Director: Rodrigo Garcia
Starring: Glenn Close and Mila Kunis
Cinematographer: Igor Jadue-Lillo
Minor spoilers included.
Addiction is a disease that affects many people and families around the world. And when it comes to depicting this onscreen, Hollywood has had its fair share of capturing the devastation that comes along with drug dependence. Films like Trainspotting (Danny Boyle, 1996), Requiem for a Dream (Darren Aronofsky, 2000), and Slamdance hit Cat Sticks (Ronney Sen, 2018) showcase the raw reality of pursuing a perpetual high. What these films have in common is how they strongly display the effects addiction has on its victims [and loved ones] in honest and gut wrenching ways.
During this year’s Sundance circuit, director Rodrigo Garcia hoped to join the likes of the aforementioned by presenting an honest study of such a disease while simultaneously exploring the effect on a mother-daughter relationship. But with Four Good Days, the feature struggles to leave a lasting impression or offer a new perspective within the long history of drug addiction-related films.
The story follows Deb (Glenn Close) as she gets a sudden visit from her heroin-addict daughter Molly (Mila Kunis). After a decade of fighting her addictions and failing detox programs, Molly promises that she’s ready to leave this life behind. After refusing to give Molly another chance for redemption, Deb finally gives in to the daughter she hopes is still there deep inside, even after Molly has repeatedly stolen from the family and left them devastated every time.
Stories centered around drug dependency have a way of inspiring directors to show the unrelenting truth and disturbing consequences. But none of what we see in Four Good Days is particularly shocking if you’ve seen many films centered around this topic. In fact, we never actually see Molly partake in drug use- perhaps in good taste by the director. But as a result, there’s nothing this film says or contains that makes it stand out from the rest.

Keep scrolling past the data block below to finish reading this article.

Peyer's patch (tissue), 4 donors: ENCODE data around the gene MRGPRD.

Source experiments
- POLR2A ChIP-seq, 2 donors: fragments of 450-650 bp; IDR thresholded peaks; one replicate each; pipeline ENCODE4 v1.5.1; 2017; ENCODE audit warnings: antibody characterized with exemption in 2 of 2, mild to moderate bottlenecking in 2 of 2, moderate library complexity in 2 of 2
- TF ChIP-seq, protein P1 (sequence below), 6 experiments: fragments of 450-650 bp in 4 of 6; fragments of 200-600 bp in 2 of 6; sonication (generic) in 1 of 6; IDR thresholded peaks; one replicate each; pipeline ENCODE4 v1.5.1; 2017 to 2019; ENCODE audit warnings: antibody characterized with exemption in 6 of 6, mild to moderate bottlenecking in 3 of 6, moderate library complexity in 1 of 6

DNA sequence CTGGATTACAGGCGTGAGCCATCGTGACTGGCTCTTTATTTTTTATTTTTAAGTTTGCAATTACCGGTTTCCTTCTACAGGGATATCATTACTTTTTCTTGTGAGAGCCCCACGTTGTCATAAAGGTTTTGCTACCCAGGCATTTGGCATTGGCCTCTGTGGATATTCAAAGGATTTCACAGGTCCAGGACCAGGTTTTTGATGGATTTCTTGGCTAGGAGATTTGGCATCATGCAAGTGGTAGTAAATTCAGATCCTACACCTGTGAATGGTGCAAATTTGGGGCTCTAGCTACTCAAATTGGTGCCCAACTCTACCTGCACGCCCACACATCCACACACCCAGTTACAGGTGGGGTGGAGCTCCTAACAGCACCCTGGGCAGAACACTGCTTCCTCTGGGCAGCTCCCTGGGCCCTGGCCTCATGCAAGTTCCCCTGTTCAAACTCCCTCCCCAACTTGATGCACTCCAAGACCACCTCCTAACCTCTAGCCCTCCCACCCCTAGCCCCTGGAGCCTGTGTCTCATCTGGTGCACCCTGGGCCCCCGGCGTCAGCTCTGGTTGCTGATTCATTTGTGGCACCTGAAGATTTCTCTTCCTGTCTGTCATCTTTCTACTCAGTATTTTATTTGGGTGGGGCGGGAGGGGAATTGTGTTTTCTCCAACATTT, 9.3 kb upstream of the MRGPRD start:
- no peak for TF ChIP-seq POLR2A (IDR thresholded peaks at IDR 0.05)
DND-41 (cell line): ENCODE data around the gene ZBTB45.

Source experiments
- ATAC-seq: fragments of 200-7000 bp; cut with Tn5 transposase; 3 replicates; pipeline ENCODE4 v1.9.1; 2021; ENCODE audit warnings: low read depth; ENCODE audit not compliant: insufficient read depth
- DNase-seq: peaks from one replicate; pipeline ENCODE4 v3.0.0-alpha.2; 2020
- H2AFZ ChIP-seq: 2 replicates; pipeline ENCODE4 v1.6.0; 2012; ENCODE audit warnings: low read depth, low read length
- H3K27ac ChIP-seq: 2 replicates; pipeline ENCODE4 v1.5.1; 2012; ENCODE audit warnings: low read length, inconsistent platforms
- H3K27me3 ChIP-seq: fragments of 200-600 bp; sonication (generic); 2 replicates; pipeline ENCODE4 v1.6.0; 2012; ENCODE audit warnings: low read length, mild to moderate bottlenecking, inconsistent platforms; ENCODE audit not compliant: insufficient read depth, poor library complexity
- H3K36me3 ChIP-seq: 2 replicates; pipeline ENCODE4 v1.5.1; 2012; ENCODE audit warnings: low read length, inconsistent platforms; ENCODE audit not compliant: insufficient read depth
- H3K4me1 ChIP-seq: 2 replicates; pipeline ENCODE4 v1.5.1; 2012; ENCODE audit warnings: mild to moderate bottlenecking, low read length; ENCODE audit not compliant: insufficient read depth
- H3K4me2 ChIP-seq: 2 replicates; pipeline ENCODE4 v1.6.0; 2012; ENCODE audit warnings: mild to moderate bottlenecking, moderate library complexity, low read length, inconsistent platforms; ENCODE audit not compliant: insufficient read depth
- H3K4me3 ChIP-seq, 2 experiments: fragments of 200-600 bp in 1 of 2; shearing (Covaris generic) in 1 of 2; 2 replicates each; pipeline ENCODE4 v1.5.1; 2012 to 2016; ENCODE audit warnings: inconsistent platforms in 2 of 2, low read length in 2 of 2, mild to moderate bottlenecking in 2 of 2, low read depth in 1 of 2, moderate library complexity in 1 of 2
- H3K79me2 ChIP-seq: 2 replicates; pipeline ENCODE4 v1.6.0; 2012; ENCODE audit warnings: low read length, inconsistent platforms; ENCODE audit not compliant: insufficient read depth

Alternatively, the film concentrates on Deb and Molly’s reconnecting relationship, which is where the film truly succeeds. Glenn Close, who plays Deb, doesn’t ever seem to do any wrong, and she certainly doesn’t here. Her relentless belief in Molly is inspiring and shows how deep a mother’s love is willing to go. Mila, on the other hand, seems to be holding back, yet gives a convincing enough performance to capture her characters struggles.
One of the more interesting approaches the story takes to find Molly a way out of her addiction is through a shot that would numb any high she’d feel from drugs. But if taken with drugs in her system, Molly’s life would be left with dire consequences. The film certainly makes a point to highlight the importance of this concept- a shot on a clean system. But predictably, we know that’s exactly where the script is leading towards. Not only that, the film refuses to show actual consequences it so desperately hammered home to its audiences. There’s no surgery, no test results, nothing- at least on screen. It makes everything leading up to that moment feel empty because we just don’t see what led Molly down that path of relapse.
Though deplete of consequence and full emotion, there are some positives in Four Good Days such as the acting and rebirth of a mother-daughter relationship. But if you’re looking for a script that refuses to settle for the banal and pushes the boundaries in representing addiction, there are plenty of better films.